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  5. Choosing a Running Pack

As we improve in fitness and skill, many of us will consider running further and farther than ever before. In doing so however, we are exposed to a whole new set of circumstances that otherwise wouldn’t be taken into consideration on a 5km around the local park, and have to be ready to adapt to them. For many, this means having to invest in a running pack.

Why? Using organised events as an example, many trail running events have a list of compulsory equipment to be carried during a race, and in many cases the gear listed is worth carrying on day to day adventures as well. Food, Water, lightweight rain jacket, strapping tape, painkillers, emergency whistle… When going off the grid for a few hours, the scouting motto of “be prepared” is your best friend.

So whether cracking an ultra or just wanting to get out amongst nature is your goal, a running pack is a valuable piece of equipment to have on hand. That said, there are a wide range of packs available on the market today, with no 2 packs being exactly the same. With that in mind, here are some basic guidelines to choosing your first running pack.


Torpedo7 athlete Fiona Dowling knows the benefits of running with a pack as she tackles the Routeburn Classic

Torpedo7 athlete Fiona Dowling knows the benefits of running with a pack as she tackles the Routeburn Classic



Are you a heavy sweater, or can you run for an hour on just a few sips of water? Do you burn through food the way a V8 does petrol, or does a single sandwich keep you going all day? Runners heavier on the fuel supplies will have different needs to runners who aren’t.

Heavy sweaters should consider investing in a pack with a hydration bladder built in, with the size dependent on how far they wish to run. As a general rule, the average person goes through 700mL of water per hour of exercise; roughly 1 standard water bottle. Therefore a 2L hydration bladder will last just under 3 hours of running. Keep in mind that it is best to be a little over prepared than underprepared so take this into consideration, as well as how far you may wish to run as your fitness and appetite for adventure improve.

It’s worth noting at this point that there are 2 approaches to carrying water in a running pack; using a bladder, or using water bottles. You will find a variety of opinions regarding the 2 systems, and it is up to you to decide which you prefer. Bottles are easier for track fluid consumption and how much you have remaining, whilst bladders are often faster to use when moving and in some cases can be set up hands free.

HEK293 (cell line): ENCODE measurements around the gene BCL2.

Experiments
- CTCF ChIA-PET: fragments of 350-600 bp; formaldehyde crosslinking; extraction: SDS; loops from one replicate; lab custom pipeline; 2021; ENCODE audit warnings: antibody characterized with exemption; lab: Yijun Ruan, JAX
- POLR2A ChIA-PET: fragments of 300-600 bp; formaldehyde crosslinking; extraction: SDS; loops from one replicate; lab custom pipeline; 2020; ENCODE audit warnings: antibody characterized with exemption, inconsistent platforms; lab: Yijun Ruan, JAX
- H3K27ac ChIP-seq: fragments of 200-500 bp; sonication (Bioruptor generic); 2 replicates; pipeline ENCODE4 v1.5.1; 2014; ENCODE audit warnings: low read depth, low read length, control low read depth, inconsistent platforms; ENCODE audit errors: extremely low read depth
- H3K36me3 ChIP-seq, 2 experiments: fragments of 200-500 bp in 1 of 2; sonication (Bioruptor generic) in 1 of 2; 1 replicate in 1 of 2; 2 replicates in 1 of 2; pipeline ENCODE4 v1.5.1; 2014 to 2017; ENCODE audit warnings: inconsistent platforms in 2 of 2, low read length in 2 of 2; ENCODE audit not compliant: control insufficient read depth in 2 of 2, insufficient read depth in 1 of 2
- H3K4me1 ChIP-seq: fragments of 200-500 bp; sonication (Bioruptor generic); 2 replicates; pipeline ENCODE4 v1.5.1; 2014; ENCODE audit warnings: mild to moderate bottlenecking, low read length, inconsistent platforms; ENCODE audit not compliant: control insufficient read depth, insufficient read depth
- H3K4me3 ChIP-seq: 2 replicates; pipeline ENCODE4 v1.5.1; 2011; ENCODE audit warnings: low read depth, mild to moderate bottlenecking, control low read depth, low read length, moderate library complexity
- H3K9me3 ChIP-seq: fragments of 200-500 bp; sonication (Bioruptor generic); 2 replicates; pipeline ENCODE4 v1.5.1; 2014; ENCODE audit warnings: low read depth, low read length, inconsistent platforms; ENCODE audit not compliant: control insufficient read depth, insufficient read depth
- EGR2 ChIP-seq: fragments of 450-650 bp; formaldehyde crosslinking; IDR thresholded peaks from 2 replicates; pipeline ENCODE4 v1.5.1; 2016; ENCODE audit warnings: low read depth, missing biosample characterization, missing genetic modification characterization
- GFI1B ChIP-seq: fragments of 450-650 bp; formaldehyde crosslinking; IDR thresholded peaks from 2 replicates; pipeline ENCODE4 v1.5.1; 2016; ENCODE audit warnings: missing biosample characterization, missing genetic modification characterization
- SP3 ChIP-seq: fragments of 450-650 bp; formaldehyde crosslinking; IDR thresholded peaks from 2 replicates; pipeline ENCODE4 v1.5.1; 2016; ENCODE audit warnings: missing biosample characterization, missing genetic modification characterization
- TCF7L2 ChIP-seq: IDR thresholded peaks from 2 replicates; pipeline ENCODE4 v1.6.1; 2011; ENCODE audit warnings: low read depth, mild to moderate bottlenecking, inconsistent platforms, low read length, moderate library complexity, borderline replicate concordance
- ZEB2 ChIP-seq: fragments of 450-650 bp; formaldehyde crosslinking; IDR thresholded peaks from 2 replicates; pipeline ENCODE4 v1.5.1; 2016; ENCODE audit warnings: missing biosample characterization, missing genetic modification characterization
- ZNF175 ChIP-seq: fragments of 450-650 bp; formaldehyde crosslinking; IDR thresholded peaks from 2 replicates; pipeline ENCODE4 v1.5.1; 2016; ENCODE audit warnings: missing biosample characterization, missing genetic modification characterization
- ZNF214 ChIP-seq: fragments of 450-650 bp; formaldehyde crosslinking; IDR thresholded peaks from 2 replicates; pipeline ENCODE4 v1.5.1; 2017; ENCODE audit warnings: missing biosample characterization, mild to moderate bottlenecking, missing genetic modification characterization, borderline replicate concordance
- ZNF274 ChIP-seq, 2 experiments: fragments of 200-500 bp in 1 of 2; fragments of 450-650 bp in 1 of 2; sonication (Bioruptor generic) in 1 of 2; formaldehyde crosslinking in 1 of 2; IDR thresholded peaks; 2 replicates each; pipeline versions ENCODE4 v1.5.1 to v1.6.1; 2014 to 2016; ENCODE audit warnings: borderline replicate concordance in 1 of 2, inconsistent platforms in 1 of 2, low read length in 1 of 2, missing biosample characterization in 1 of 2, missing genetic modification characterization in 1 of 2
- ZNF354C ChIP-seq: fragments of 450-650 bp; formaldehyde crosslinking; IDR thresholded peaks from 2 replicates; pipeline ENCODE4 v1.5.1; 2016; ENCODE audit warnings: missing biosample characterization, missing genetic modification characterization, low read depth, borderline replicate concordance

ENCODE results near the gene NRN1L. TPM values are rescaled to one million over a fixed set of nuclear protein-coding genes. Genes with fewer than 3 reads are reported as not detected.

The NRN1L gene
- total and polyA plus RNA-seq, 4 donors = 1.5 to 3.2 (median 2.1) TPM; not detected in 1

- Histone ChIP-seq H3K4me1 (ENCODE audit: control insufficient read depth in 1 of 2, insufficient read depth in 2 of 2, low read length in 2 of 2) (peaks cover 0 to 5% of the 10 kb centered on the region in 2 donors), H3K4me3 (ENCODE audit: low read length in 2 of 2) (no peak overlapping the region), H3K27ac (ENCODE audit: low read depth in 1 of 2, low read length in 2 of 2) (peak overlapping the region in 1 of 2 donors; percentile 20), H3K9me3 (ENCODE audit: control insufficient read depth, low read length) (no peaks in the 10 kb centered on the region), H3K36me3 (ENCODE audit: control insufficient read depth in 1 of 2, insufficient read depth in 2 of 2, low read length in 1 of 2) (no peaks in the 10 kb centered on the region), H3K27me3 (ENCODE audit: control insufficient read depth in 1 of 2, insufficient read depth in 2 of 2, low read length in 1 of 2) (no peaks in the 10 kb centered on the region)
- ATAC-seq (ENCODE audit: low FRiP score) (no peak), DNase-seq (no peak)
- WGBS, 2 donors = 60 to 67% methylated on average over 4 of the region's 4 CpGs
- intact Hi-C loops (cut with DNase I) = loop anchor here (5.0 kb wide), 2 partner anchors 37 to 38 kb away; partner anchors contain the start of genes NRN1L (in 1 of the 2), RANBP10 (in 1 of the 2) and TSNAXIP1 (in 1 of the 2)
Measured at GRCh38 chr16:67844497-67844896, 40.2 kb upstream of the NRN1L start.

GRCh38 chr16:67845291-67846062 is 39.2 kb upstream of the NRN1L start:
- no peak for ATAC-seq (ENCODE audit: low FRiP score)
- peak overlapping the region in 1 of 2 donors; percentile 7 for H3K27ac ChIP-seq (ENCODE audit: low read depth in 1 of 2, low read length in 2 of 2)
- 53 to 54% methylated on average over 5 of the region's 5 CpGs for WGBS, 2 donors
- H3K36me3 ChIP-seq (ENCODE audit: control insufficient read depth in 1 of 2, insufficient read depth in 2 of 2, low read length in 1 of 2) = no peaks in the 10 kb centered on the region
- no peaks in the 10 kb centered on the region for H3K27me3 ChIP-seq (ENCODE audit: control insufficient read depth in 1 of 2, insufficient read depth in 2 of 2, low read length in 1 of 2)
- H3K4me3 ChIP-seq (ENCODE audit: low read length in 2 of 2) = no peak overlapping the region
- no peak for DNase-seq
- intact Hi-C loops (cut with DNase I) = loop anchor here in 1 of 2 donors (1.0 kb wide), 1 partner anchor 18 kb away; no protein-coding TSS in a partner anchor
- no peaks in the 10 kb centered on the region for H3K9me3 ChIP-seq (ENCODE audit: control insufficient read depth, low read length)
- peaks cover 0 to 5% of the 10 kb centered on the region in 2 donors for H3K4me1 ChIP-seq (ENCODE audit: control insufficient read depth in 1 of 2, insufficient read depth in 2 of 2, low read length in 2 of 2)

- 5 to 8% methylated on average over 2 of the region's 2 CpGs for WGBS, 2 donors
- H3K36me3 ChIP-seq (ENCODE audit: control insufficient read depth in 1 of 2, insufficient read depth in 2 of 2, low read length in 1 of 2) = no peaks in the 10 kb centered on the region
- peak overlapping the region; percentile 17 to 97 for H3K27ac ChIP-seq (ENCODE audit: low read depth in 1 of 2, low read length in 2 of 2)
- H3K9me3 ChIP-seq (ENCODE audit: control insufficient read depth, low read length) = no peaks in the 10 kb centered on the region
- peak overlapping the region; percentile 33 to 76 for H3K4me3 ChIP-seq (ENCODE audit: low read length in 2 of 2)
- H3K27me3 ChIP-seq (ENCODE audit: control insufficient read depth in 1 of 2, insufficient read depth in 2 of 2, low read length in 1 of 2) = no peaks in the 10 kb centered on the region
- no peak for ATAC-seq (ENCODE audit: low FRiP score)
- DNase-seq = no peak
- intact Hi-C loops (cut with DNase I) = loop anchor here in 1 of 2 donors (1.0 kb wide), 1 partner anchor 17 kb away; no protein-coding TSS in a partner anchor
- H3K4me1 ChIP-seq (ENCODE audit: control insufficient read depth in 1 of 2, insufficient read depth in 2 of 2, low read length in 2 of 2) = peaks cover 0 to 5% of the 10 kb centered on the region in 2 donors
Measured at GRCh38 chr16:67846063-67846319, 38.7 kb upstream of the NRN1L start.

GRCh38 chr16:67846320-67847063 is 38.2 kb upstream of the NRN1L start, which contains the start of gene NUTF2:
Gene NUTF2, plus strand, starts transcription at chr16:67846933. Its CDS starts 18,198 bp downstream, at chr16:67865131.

More ravenous runners would do well to look at packs with zipped pockets along the front straps, allowing easy access to food while on the move.


These Camelbak Classics hold water and not much else.

These Camelbak Classics hold water and not much else.



For a light jaunt around the local forest, you may be able to make do with some water and maybe a light rain jacket. But if you’re planning on heading out into the Waitakere ranges or National Park for a day, a bit more in the way of safety equipment is needed. Thermals, emergency shelters and sturdier rain jackets are just a few of the pieces of equipment you may need to carry should conditions take a turn for the worse, and you need to be able to carry it! Runners in this situation should look at a higher volume pack in order to be able to comfortably carry all this equipment.


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Osprey’s Talon series of packs are light, comfortable and have large storage capacity. Combine them with a bottle or other hydration system for a versatile pack.


Running Style

How you intend to run also influences what you should look for in a pack. If your aim is to keep on moving at a steady pace, taking in the scenery and chatting to passers-by, it may not be necessary to invest in a lightweight highly technical pack. Comfortable shoulder straps, plenty of adjustment and a breathable back piece should be priority here.

Racer types have a different set of priorities. Packs should be lightweight, fit close to the body to minimise movement and have the majority of equipment readily accessible on the move. Race vests are one such option, trading storage capacity for an ultra-close fitting, breathable piece of kit.


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Many options from Salomon fit into the the lighter weight “race vest” category more suited for when low weight and close fit are a priority.



Everyone is shaped differently, and what fits one person may not fit another. Trying on each pack is crucial here, as it is hard to judge fit based on pictures alone. A running pack should not sit too low on the hips, or too high above the shoulders. Ideally, a close fitting pack that keep spanning from the shoulders to just above the hips should prevent too much movement. If you have any doubts, talking to the staff at your local Torpedo7 can help narrow down the options to the pack that fits you best.



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